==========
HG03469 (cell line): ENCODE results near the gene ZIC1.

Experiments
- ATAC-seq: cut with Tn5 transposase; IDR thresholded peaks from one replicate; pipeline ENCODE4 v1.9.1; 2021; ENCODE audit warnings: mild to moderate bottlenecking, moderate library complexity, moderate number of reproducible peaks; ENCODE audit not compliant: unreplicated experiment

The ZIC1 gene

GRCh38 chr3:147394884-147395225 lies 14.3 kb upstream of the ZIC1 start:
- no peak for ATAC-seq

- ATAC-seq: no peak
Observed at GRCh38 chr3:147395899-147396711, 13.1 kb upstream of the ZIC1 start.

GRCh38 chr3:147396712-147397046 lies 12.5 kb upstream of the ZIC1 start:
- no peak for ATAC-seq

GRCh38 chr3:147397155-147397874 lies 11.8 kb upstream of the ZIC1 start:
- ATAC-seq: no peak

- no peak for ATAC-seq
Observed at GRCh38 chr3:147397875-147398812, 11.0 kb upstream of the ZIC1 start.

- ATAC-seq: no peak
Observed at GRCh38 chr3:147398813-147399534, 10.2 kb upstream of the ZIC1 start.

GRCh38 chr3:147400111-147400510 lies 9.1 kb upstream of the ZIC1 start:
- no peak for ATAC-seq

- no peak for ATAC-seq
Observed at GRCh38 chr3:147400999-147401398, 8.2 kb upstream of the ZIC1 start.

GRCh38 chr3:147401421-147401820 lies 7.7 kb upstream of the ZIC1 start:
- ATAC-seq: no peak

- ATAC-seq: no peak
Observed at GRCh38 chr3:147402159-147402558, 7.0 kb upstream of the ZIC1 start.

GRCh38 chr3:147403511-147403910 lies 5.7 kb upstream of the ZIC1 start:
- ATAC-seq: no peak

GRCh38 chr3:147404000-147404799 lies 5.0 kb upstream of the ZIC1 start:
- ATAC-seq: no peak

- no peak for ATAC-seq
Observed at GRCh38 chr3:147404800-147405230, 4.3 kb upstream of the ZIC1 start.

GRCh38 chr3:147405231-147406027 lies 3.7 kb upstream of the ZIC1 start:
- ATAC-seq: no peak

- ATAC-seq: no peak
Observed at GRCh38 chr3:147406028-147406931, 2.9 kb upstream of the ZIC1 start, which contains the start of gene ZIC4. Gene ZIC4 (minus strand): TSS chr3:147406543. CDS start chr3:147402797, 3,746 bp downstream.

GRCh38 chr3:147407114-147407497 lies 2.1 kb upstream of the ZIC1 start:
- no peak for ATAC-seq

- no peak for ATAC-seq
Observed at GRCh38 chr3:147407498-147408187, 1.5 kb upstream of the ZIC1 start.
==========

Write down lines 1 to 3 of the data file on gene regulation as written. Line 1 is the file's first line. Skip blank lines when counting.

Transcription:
HG03469 (cell line): ENCODE results near the gene ZIC1.

Experiments
- ATAC-seq: cut with Tn5 transposase; IDR thresholded peaks from one replicate; pipeline ENCODE4 v1.9.1; 2021; ENCODE audit warnings: mild to moderate bottlenecking, moderate library complexity, moderate number of reproducible peaks; ENCODE audit not compliant: unreplicated experiment